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Posted 04 December 2016 - 05:19 PM

Personally, I use Autodesk Inventor, and have been using it for almost 5 years now. The student version is free with a .edu email account if I recall correctly, and it's not a bad program. Just like the cars, once you learn to drive one, the others are 90% the same. If you do choose to go the Autodesk route, the help that I have needed from the Autodesk website has been fairly helpful.

 

If you can really get inventor for free, it's an excellent program. 360 has some features that are kind-of similar, but what I remember of Inventor (from ten years ago when I was using it) was very positive.

 

Of the three I posted, Sketchup is far and away the easiest to use, but hard to use well. Blender is far and away the hardest of any 3d program I've ever used (I've used a huge variety). 360 is hard to wrap your mind around and I haven't figured out how to use it properly yet, but it's not bad if you stick to basics.


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#6 Maniacal Coyote

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Posted 04 December 2016 - 05:46 PM

I use Sketchup, but the Design Technology faculty at school recommend Inventor. It really depends upon how complicated you want to make your stuff.


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#7 JospehSquared

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Posted 04 December 2016 - 08:20 PM

 I'll be honest here though: I'm a little terrified for you if you need to ask these questions about 3d printing and somehow also have access to a printer. The things are finicky beasts at best, unless there is someone around you who can use google and then parse the results into actionable processes, you'll wind up with a hot plastic nest and a busted $hundreds-thousands machine. They aren't like regular printers where you can just send a page over and it'll work every time and then warn you if it's out of ink/paper.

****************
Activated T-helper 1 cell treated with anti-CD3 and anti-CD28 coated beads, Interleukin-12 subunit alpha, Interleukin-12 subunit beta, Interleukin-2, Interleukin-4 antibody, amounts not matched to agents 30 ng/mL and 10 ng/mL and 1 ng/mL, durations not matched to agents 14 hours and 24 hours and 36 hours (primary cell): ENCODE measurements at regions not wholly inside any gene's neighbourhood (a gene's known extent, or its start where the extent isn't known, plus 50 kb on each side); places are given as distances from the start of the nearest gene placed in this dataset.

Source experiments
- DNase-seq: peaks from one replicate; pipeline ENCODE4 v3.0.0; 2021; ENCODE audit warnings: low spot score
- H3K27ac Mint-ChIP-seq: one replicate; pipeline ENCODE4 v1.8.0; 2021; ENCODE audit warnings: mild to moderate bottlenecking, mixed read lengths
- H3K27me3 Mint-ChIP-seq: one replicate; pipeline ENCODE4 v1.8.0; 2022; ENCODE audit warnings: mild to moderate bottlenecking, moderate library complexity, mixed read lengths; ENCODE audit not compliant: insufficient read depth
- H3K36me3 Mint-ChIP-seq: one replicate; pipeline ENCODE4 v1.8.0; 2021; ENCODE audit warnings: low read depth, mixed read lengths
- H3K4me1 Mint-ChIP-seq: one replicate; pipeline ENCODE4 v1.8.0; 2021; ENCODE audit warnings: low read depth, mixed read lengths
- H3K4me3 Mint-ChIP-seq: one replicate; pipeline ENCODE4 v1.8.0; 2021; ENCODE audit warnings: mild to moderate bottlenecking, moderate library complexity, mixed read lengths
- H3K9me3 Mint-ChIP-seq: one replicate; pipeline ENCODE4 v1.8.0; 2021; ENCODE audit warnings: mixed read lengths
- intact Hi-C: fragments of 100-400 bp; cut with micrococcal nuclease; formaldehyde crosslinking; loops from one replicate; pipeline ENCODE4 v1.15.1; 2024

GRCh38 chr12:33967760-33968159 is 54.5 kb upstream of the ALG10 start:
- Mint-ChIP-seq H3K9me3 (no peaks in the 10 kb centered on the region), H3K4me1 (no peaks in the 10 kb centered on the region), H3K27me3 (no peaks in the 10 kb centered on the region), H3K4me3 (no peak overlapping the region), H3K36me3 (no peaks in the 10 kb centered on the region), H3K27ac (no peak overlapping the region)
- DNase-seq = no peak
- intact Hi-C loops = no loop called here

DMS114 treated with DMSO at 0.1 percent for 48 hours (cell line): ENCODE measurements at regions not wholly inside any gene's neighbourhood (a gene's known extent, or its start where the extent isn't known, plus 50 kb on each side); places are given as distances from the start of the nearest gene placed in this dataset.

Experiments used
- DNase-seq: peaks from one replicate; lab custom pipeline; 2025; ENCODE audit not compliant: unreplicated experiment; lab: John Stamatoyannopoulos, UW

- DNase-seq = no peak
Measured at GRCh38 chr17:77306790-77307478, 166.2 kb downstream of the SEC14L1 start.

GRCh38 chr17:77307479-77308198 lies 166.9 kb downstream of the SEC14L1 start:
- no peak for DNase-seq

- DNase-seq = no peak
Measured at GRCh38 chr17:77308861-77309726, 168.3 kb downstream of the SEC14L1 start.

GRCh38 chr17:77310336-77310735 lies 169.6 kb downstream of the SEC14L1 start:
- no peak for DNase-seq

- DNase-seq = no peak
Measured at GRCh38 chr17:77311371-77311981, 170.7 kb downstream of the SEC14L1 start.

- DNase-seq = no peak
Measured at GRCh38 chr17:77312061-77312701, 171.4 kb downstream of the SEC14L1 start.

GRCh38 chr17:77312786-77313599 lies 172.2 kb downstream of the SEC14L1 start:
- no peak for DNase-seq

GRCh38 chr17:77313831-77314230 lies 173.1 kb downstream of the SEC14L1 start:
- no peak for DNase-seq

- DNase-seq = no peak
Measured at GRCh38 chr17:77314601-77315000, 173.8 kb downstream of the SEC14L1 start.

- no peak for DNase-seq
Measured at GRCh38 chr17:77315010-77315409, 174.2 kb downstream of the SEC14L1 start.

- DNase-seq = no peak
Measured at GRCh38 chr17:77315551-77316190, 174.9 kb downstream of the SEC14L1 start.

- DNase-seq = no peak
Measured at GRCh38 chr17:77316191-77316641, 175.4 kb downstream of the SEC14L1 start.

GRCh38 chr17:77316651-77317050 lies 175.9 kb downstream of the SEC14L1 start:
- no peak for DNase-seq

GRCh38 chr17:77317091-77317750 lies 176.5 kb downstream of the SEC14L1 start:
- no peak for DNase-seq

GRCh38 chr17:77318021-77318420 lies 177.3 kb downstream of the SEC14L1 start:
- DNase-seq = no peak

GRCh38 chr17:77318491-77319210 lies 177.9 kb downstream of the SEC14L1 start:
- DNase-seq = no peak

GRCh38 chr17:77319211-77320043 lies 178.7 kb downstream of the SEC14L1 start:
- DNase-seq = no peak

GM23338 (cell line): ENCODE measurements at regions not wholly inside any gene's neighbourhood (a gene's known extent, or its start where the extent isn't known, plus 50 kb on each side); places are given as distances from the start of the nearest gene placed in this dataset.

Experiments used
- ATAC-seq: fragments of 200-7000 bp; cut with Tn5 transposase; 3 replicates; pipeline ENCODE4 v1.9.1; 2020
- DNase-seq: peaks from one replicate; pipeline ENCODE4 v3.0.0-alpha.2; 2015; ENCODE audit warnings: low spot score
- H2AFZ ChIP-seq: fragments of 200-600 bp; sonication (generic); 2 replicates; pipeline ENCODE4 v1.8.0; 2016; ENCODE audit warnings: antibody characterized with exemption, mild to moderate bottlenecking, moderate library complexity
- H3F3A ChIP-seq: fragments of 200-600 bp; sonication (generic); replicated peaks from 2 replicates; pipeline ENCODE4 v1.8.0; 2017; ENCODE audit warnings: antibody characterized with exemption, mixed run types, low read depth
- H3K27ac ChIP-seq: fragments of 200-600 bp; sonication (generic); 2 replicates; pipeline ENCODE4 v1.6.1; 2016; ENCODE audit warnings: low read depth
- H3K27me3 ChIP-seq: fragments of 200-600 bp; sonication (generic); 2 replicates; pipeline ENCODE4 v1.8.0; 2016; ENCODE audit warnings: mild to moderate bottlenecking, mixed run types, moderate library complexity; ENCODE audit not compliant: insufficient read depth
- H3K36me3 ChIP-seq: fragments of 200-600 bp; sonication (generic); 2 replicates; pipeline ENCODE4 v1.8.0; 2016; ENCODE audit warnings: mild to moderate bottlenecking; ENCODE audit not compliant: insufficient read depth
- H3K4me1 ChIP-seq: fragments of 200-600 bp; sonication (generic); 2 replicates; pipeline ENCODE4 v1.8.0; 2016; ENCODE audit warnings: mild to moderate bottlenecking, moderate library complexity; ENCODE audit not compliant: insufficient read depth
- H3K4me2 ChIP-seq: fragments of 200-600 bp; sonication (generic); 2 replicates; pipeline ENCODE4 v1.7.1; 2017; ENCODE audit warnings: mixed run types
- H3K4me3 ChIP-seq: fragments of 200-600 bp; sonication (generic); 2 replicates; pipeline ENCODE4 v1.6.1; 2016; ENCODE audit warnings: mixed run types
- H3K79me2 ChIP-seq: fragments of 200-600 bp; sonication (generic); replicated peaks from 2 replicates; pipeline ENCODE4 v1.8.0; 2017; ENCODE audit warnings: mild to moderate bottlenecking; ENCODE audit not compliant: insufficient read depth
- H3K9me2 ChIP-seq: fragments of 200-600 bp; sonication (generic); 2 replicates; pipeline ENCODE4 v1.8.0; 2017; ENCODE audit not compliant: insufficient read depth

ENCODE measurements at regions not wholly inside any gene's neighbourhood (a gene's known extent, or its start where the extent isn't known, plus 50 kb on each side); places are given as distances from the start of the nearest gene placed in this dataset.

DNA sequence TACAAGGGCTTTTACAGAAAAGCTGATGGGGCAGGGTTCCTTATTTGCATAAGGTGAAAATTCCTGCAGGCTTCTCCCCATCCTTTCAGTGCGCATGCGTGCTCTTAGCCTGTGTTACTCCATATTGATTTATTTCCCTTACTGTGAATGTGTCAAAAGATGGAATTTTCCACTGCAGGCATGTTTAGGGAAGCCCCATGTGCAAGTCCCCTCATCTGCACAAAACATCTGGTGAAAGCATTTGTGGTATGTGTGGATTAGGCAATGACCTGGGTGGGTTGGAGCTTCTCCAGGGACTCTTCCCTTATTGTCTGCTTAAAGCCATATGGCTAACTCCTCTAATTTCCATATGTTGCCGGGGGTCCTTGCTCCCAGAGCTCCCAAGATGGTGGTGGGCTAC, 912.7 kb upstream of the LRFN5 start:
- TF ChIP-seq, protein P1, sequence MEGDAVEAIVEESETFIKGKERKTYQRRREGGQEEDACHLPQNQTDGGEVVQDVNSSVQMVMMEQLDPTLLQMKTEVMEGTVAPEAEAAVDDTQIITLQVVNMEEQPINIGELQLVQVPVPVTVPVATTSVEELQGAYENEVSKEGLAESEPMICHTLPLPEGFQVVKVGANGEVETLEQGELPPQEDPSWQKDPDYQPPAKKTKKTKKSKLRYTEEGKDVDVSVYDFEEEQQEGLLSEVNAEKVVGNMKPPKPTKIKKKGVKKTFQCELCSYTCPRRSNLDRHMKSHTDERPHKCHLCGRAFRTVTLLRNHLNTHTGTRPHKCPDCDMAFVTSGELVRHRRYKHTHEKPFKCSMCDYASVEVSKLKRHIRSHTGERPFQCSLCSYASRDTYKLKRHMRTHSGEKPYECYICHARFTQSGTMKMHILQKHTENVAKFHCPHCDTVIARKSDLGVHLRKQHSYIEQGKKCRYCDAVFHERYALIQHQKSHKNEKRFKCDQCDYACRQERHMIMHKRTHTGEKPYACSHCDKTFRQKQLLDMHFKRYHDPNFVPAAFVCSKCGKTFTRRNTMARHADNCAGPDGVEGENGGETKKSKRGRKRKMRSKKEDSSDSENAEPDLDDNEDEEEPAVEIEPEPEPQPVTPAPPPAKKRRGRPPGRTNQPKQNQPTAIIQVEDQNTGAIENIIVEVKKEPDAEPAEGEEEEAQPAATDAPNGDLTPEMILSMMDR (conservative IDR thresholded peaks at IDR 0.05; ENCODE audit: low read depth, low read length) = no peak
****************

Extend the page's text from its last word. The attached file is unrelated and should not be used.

Not going to lie. I laughed pretty hard at this. I recently discovered that i have access to this machine. I only have access to it for about three years so I decided to expand my horizons and try my hand at it. Thank you for the information and warning everybody! I am very much in the researching phase.


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#8 Zack the Mack

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Posted 05 December 2016 - 01:31 PM

I use OpenSCAD. It's easy to change dimensions of your model after test-fitting. You don't need to move a lot of geometry by hand.
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#9 Silly

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Posted 05 December 2016 - 02:14 PM

Its slightly different, but have you concidered stronger methods for creating nerf pieces? Like CNC or casting? They generally can be less versatile, but they can be alot stronger.
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#10 Draconis

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Posted 05 December 2016 - 05:58 PM

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Its slightly different, but have you concidered stronger methods for creating nerf pieces? Like CNC or casting? They generally can be less versatile, but they can be alot stronger.

 

This is not a useful post here.  Casting and machining are vastly more complex procedures, and far and away are overkill for anything but the most intense builds.  3D printing is effective for most internal and external components, and much more economical than CNC or casting.


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#11 JospehSquared

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Posted 05 December 2016 - 11:08 PM

Its slightly different, but have you concidered stronger methods for creating nerf pieces? Like CNC or casting? They generally can be less versatile, but they can be alot stronger.

 

 I have. I have researched some pressure casting as well. However this is easier and less costly than those options.